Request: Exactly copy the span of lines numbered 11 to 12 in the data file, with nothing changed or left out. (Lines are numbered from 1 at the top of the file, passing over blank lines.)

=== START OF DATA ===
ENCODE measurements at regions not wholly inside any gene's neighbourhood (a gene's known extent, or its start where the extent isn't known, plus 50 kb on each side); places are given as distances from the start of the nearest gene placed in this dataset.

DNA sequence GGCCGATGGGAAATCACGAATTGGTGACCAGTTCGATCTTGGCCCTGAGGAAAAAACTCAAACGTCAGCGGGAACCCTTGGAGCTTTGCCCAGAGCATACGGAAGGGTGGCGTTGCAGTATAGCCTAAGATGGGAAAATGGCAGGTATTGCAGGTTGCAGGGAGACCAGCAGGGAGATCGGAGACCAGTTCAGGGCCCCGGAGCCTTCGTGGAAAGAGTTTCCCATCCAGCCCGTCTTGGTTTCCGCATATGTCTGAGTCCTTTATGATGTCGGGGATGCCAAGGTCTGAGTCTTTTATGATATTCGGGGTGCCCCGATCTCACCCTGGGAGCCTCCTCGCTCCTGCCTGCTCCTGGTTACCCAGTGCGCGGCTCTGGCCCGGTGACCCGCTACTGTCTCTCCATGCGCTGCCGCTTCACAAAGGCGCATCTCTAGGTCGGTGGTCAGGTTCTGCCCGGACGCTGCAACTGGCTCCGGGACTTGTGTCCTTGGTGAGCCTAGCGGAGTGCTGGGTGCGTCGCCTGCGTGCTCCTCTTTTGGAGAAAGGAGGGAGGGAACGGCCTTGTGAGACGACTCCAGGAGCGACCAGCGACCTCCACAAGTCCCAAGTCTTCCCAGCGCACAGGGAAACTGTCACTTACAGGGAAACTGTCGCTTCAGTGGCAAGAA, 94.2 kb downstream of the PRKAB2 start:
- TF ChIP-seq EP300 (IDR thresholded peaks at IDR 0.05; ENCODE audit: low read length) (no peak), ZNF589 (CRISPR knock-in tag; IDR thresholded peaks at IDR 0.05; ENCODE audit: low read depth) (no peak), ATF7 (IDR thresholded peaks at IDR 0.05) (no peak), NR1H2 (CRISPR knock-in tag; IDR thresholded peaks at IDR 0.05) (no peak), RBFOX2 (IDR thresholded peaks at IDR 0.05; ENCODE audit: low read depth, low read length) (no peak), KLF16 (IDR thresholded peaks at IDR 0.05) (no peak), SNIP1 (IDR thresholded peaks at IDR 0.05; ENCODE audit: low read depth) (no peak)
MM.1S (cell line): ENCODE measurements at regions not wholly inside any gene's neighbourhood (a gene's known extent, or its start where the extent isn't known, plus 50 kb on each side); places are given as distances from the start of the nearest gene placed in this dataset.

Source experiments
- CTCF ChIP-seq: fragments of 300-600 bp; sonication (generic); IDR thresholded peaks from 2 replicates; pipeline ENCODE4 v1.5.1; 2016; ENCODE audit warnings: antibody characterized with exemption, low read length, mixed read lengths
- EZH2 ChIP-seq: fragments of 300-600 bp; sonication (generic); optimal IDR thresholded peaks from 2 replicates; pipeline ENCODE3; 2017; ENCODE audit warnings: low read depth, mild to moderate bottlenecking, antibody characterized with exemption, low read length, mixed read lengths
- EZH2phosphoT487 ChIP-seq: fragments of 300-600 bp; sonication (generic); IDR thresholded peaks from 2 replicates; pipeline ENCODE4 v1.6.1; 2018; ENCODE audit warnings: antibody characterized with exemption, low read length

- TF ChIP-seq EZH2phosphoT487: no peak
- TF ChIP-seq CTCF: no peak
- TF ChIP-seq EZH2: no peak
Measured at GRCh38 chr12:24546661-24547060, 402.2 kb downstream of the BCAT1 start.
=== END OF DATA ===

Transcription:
- TF ChIP-seq EZH2: no peak
Measured at GRCh38 chr12:24546661-24547060, 402.2 kb downstream of the BCAT1 start.